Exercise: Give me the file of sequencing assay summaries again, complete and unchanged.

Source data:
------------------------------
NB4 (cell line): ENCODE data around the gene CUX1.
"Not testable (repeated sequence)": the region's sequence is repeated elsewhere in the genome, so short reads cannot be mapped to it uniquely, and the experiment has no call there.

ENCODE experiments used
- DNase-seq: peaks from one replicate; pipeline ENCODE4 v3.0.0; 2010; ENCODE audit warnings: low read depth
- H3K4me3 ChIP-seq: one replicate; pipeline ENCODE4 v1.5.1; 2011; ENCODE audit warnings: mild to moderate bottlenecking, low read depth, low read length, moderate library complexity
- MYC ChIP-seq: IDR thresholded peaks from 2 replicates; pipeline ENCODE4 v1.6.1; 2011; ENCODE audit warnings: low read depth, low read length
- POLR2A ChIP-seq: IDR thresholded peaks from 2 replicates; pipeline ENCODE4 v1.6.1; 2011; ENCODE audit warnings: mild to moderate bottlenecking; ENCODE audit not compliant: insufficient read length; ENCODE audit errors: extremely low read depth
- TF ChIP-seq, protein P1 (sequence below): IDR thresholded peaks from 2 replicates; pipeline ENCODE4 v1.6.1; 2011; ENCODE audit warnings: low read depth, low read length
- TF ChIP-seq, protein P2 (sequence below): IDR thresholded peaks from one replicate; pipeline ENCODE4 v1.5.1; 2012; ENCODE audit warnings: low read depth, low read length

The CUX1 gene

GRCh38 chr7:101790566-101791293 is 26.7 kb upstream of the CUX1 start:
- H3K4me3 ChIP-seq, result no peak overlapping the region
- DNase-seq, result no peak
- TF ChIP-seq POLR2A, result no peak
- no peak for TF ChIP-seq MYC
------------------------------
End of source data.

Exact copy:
NB4 (cell line): ENCODE data around the gene CUX1.
"Not testable (repeated sequence)": the region's sequence is repeated elsewhere in the genome, so short reads cannot be mapped to it uniquely, and the experiment has no call there.

ENCODE experiments used
- DNase-seq: peaks from one replicate; pipeline ENCODE4 v3.0.0; 2010; ENCODE audit warnings: low read depth
- H3K4me3 ChIP-seq: one replicate; pipeline ENCODE4 v1.5.1; 2011; ENCODE audit warnings: mild to moderate bottlenecking, low read depth, low read length, moderate library complexity
- MYC ChIP-seq: IDR thresholded peaks from 2 replicates; pipeline ENCODE4 v1.6.1; 2011; ENCODE audit warnings: low read depth, low read length
- POLR2A ChIP-seq: IDR thresholded peaks from 2 replicates; pipeline ENCODE4 v1.6.1; 2011; ENCODE audit warnings: mild to moderate bottlenecking; ENCODE audit not compliant: insufficient read length; ENCODE audit errors: extremely low read depth
- TF ChIP-seq, protein P1 (sequence below): IDR thresholded peaks from 2 replicates; pipeline ENCODE4 v1.6.1; 2011; ENCODE audit warnings: low read depth, low read length
- TF ChIP-seq, protein P2 (sequence below): IDR thresholded peaks from one replicate; pipeline ENCODE4 v1.5.1; 2012; ENCODE audit warnings: low read depth, low read length

The CUX1 gene

GRCh38 chr7:101790566-101791293 is 26.7 kb upstream of the CUX1 start:
- H3K4me3 ChIP-seq, result no peak overlapping the region
- DNase-seq, result no peak
- TF ChIP-seq POLR2A, result no peak
- no peak for TF ChIP-seq MYC